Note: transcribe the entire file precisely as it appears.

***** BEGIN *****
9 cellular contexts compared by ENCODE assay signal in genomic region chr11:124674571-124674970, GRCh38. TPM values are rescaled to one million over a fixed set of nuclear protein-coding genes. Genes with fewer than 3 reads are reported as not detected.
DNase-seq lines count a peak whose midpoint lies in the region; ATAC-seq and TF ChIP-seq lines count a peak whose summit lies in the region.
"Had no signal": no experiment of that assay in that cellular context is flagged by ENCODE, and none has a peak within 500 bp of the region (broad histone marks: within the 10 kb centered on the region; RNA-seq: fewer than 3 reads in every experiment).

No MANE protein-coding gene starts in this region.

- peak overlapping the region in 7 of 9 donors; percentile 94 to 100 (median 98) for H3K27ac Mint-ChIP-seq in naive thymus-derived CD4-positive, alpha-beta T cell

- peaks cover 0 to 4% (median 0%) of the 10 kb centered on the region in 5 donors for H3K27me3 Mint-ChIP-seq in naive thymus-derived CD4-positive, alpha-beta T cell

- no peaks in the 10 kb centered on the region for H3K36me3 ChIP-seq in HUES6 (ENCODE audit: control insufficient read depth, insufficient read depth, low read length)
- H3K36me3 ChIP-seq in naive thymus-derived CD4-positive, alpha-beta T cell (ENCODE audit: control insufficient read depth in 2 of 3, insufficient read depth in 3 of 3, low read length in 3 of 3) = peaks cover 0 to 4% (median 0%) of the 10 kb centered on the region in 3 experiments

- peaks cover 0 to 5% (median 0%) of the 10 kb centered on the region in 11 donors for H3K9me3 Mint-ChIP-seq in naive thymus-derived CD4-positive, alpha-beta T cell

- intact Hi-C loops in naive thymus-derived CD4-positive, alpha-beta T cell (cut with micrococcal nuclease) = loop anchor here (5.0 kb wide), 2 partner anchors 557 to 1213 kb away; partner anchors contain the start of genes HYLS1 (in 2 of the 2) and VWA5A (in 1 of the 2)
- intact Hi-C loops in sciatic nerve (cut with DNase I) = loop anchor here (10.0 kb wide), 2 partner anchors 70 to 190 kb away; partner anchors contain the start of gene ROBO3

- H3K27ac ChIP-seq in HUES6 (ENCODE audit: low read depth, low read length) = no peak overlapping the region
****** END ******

9 cellular contexts compared by ENCODE assay signal in genomic region chr11:124674571-124674970, GRCh38. TPM values are rescaled to one million over a fixed set of nuclear protein-coding genes. Genes with fewer than 3 reads are reported as not detected.
DNase-seq lines count a peak whose midpoint lies in the region; ATAC-seq and TF ChIP-seq lines count a peak whose summit lies in the region.
"Had no signal": no experiment of that assay in that cellular context is flagged by ENCODE, and none has a peak within 500 bp of the region (broad histone marks: within the 10 kb centered on the region; RNA-seq: fewer than 3 reads in every experiment).

No MANE protein-coding gene starts in this region.

- peak overlapping the region in 7 of 9 donors; percentile 94 to 100 (median 98) for H3K27ac Mint-ChIP-seq in naive thymus-derived CD4-positive, alpha-beta T cell

- peaks cover 0 to 4% (median 0%) of the 10 kb centered on the region in 5 donors for H3K27me3 Mint-ChIP-seq in naive thymus-derived CD4-positive, alpha-beta T cell

- no peaks in the 10 kb centered on the region for H3K36me3 ChIP-seq in HUES6 (ENCODE audit: control insufficient read depth, insufficient read depth, low read length)
- H3K36me3 ChIP-seq in naive thymus-derived CD4-positive, alpha-beta T cell (ENCODE audit: control insufficient read depth in 2 of 3, insufficient read depth in 3 of 3, low read length in 3 of 3) = peaks cover 0 to 4% (median 0%) of the 10 kb centered on the region in 3 experiments

- peaks cover 0 to 5% (median 0%) of the 10 kb centered on the region in 11 donors for H3K9me3 Mint-ChIP-seq in naive thymus-derived CD4-positive, alpha-beta T cell

- intact Hi-C loops in naive thymus-derived CD4-positive, alpha-beta T cell (cut with micrococcal nuclease) = loop anchor here (5.0 kb wide), 2 partner anchors 557 to 1213 kb away; partner anchors contain the start of genes HYLS1 (in 2 of the 2) and VWA5A (in 1 of the 2)
- intact Hi-C loops in sciatic nerve (cut with DNase I) = loop anchor here (10.0 kb wide), 2 partner anchors 70 to 190 kb away; partner anchors contain the start of gene ROBO3

- H3K27ac ChIP-seq in HUES6 (ENCODE audit: low read depth, low read length) = no peak overlapping the region